Musicians should not appropriate black culture for popularity

Photo courtesy of IMDb Ariana Grande performs in the music video for “thank u, next.”

Photo courtesy of IMDb
Ariana Grande performs in the music video for “thank u, next.”

BY NINA LARBI ’22

White artists in America have a long history of appropriating black culture to gain popularity in the music industry. Musicians often adopt black culture to create a “bad girl/boy” image. The release of Ariana Grande’s new album “thank u, next” and her changed appearance, especially in her most recent music video for her single “7 Rings,” has brought renewed attention to the issue. Grande has been called out on the internet because of her continuously darkening skin, heavy use of African-American Ver- nacular English (AAVE) and her trap-style music, in contrast to her previously pale skin, use of standard English and doo-wop sound. The change has been so dramatic that many do not even realize she is white — I didn’t until last December. Grande’s race, though, lets her slip in and out of her “bad girl” persona — though she acts one way in her music videos, her appearances in magazines like TIME or Vogue feature her with pale skin and a “good girl” image.

Her trajectory is similar to that of Miley Cyrus, only Grande has yet to return to her “good girl” image. Cyrus speci cally went through a “bad girl” phase from 2013 to 2017, mostly characterized by her infamous appropriation of black culture during this period. Justin Bieber is another prominent example. Both of them brie y took up “edgy,” hyper-racialized images, simultaneously acting out and appropriating key elements of black culture, and then abandoned this image when it no longer served them. This phenomenon of white artists taking black culture and us- ing it for popularity in the music industry, and then disposing of it — called “caucasian restorations” by Joe Budden and DJ Akademiks — seems to be almost an affliction.

This kind of appropriation is also made acceptable by present beauty trends, specially that of the “baddie.” The “baddie” trend is essentially Kylie Jen- ner’s image: an hourglass gure, tight clothing, fake nails, hoops and chains, gelled baby hairs and large lips, all of which are directly appropriated from black culture. But the beauty standard still doesn’t include black people. Those who are at the forefront of this trend are not black. Instead, models and celebrities like Jenner are labeled as “ethnically ambiguous,” and therefore, they are given more leeway regarding the appropriation of black and brown cultures. In reality, they are often white women with a tan and lip injections, like Grande and Jenner. It is the pinnacle of white privilege to be able to adopt a “bad girl” image without consequence, while black women are called derogatory names for exhibiting their own culture. Why were dreads edgy on Jenner and Cyrus, but made Zendaya look like she “smelled like patchouli oil or weed,” as stated by Giuliana Rancic?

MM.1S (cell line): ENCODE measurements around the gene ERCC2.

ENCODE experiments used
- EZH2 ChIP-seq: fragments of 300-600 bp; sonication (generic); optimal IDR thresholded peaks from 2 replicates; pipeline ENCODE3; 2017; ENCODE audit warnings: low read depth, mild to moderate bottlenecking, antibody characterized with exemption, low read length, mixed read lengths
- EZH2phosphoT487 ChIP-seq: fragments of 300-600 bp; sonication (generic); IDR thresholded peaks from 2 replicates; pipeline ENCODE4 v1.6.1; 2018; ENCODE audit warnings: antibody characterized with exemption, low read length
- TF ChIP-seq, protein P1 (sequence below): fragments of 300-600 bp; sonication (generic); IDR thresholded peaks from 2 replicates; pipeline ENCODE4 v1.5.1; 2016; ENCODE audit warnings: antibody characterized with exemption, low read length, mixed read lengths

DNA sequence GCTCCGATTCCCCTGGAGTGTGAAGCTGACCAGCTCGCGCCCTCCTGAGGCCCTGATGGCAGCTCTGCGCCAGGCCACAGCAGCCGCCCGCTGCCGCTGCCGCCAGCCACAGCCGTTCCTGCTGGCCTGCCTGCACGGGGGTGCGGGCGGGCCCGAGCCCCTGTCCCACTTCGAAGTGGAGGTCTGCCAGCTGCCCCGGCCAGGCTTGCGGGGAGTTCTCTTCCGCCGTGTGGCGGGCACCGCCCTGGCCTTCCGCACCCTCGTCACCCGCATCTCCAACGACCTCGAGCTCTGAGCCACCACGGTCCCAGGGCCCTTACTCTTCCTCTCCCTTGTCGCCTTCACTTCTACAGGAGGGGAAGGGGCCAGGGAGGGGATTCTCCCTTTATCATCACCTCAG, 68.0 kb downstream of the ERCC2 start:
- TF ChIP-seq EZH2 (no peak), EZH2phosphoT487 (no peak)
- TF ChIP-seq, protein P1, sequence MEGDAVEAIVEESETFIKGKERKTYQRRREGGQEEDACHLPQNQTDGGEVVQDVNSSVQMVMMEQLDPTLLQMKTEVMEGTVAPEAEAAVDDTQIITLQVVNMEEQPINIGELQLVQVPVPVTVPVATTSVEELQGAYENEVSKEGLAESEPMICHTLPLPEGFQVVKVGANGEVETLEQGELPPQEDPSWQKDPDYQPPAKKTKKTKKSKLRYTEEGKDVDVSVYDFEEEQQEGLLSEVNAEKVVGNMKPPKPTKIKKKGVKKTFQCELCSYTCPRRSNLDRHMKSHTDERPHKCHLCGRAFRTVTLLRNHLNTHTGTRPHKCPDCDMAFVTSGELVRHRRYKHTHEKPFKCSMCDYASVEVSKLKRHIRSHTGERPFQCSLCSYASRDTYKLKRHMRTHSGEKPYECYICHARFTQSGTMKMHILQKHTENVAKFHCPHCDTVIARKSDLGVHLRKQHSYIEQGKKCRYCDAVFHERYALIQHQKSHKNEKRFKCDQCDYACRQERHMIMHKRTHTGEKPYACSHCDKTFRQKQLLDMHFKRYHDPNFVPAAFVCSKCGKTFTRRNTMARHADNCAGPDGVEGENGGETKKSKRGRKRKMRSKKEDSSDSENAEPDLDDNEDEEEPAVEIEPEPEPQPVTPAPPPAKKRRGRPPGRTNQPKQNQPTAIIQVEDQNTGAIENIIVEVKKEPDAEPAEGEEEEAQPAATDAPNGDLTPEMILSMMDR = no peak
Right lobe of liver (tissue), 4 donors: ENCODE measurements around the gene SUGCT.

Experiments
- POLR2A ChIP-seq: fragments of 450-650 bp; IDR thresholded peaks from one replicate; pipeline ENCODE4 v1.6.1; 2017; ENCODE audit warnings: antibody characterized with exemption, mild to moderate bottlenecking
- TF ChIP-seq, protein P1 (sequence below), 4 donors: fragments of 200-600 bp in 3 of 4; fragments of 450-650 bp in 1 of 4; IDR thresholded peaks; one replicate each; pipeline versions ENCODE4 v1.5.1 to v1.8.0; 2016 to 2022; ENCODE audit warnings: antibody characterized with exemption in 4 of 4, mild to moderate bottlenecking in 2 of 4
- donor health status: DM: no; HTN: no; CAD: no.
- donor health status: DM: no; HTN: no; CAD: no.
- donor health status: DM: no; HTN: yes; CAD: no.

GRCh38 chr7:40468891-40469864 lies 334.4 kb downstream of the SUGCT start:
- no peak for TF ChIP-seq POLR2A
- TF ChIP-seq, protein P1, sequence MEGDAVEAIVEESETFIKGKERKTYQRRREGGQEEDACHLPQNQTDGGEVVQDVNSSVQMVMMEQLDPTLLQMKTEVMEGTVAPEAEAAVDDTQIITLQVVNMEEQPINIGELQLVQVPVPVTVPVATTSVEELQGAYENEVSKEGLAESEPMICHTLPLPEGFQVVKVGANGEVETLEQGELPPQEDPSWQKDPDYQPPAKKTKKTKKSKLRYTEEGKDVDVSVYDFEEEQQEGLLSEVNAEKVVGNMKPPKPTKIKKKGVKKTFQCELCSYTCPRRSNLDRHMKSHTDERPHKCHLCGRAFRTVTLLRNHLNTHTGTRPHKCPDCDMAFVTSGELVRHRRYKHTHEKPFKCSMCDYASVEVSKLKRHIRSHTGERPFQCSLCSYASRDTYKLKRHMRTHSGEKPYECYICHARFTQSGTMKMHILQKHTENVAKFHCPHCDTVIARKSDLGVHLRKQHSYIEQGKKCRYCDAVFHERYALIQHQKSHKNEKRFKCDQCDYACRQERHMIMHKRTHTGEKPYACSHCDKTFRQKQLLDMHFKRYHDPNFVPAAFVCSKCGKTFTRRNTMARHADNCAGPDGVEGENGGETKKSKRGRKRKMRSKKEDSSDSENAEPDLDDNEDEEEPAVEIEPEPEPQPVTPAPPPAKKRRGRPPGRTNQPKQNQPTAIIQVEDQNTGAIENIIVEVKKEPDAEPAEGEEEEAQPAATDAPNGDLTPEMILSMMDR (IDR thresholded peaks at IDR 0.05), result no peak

Black culture has always been considered “cool” by white America. According to Cheryl Grace, the senior vice president of the U.S. Strategic Community Alliances and Consumer Engagement, “Black consumer choices have a ‘cool factor’ that has created a halo effect, influencing not just consumers of color but the mainstream as well.” Musicians take advantage of this, pandering to black audiences to gain popularity, and when they are done, they go right back to their “good kid” image. Bieber did this with “What Do You Mean” and Cyrus with “Malibu.” After her so- called “culture vulture” phase, Cyrus did a complete 180 and disparaged hip-hop in a 2017 interview, stating that she got out of the hip-hop scene because it “was too much ‘Lamborghini, got my Rolex, got a girl on my c*ck’ — I am so not that.” Many wondered why Cyrus was perfectly ne with this culture a few years earlier, when she made songs in the hip-hop genre, wore dreads and twerked.

Artists like Cyrus, Bieber and Grande are allowed to oscillate between various “concepts” because of their whiteness, while black artists are not. Black musicians seem to be con ned to the genres of hip- hop, R&B, rap and pop. No black singer would have been able to go from singing about doing molly in the bathroom with grills on to singing country-pop in a eld of wild owers without their career suffering.

The appropriation of black culture in music is a fully- edged double standard. The black community creates culture, something meant for them, while white America steals it and cries “reverse racism” when they are called out. Black musicians have to endure racism in their industry and are chained to certain genres. White musicians can take off their “blackness” at the end of the day, while black indi- viduals cannot. Grande, Cyrus and Bieber are most likely not ill-intentioned — and they can grow — but it is important to recognize the harm they are perpetuating.

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